Can Ms Cause Sudden Onset Of Suttering, Not Slurred Speech?


Asked by tpwoods

Can Ms Cause Sudden Onset Of Suttering, Not Slurred Speech?

I am a 31 year old female and 3 months ago I had nausea for about 1 week, then one evening became ill with vomiting, dizziness, and numbness and tingling in my feet and legs. I then slept for 3 days and couldn't lift my legs, dress or bathe myself, and it improved for two days to the point where now I only have left sided weakness and some loss of feeling on the top of my left foot and severe fatigue. This week I developed a sudden onset of severe stuttering that gradually went away after 3 days. (no other symptoms). I had been taking Amantadine for fatigue as per the neurologist request and they said that was the cause of stuttering, but the only side effect for Amantadine that affects speech is slurred speech, not stuttering. All MRI's, a spinal tap, and blood work were all fine. Could this stuttering, fatigue, and the weakness be MS?



I just saw your question. Stuttering can certainly be a neurological symptom caused by apraxia. Please read through the comments on Mandy's post - Cognitive Function Fears - MS or Aging?

From National Institute on Deafness and other Communication Disorders - "There are two main types of speech apraxia: acquired apraxia of speech and developmental apraxia of speech. Acquired apraxia of speech can affect a person at any age, although it most typically occurs in adults. It is caused by damage to the parts of the brain that are involved in speaking, and involves the loss or impairment of existing speech abilities. The disorder may result from a stroke, head injury, tumor, or other illness affecting the brain. Acquired apraxia of speech may occur together with muscle weakness affecting speech production ([dysarthria](javascript:openglossarywindow('41'); "Link to definition")) or language difficulties caused by damage to the nervous system ([aphasia](javascript:openglossarywindow('9'); "Link to definition"))."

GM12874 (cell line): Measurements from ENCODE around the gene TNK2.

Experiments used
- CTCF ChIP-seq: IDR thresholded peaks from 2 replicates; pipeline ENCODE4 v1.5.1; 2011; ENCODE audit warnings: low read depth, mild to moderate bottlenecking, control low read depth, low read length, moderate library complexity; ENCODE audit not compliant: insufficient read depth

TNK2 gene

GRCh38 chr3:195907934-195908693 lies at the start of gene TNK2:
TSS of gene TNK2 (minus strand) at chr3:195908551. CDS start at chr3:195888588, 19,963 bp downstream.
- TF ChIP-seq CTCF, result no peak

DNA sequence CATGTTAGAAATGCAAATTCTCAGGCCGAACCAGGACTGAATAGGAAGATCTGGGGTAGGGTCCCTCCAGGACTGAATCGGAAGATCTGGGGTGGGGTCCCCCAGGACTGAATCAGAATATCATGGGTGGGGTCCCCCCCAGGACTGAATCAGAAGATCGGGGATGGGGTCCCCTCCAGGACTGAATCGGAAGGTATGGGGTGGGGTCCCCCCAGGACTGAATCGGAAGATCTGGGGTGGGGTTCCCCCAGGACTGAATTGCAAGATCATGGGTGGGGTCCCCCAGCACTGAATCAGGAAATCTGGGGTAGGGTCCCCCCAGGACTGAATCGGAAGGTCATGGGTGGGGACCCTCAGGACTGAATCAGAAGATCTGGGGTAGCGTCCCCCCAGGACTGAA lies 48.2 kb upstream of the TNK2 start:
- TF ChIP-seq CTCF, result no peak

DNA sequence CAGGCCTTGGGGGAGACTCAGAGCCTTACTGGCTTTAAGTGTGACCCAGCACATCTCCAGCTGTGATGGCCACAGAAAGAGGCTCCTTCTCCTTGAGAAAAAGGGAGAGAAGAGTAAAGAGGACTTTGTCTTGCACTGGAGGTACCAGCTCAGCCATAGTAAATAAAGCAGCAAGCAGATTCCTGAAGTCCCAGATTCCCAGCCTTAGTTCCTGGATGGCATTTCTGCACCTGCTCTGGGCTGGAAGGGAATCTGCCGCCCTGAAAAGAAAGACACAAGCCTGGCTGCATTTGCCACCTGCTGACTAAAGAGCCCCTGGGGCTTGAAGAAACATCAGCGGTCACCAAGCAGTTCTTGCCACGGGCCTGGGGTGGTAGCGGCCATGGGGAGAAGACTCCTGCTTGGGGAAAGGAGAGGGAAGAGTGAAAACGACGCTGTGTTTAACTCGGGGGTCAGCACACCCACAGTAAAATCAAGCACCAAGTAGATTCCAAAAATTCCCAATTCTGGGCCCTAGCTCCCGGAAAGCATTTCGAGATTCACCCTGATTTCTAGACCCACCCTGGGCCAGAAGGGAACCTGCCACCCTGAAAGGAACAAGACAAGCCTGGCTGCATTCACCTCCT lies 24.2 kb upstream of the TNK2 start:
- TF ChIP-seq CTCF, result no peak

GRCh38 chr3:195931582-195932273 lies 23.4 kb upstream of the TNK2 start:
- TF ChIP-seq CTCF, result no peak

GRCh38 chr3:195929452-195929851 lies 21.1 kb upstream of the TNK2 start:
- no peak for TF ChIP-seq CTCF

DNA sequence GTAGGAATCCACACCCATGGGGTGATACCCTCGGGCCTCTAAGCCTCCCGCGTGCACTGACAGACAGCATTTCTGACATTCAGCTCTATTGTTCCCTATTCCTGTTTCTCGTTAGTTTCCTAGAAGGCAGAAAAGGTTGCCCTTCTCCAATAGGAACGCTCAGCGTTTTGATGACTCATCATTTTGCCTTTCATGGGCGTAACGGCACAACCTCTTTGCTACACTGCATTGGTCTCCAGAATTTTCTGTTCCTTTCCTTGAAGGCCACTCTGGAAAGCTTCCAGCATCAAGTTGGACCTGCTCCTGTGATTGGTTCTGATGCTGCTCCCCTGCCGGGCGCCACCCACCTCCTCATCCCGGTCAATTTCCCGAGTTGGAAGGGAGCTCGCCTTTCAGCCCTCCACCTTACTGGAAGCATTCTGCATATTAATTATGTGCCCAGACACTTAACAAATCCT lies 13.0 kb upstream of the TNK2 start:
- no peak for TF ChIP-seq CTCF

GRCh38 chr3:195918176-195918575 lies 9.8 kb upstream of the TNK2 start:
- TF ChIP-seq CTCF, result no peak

Also from NIDCD - "People with either form of apraxia of speech [acquired or developmental] may have a number of different speech characteristics, or symptoms. One of the most notable symptoms is difficulty putting sounds and syllables together in the correct order to form words. Longer or more complex words are usually harder to say than shorter or simpler words. People with apraxia of speech also tend to make inconsistent mistakes when speaking. For example, they may say a difficult word correctly but then have trouble repeating it, or they may be able to say a particular sound one day and have trouble with the same sound the next day. People with apraxia of speech often appear to be groping for the right sound or word, and may try saying a word several times before they say it correctly. Another common characteristic of apraxia of speech is the incorrect use of "prosody" -- that is, the varying rhythms, stresses, and inflections of speech that are used to help express meaning."

Certainly, your physician is the one who would know more about your particular case. If it was a side-effect which went away after stopping the drug, or if it was a symptom caused by neurological damage may not be easily known.

I hope wish you well and thanks for your question.

Answered by Lisa Emrich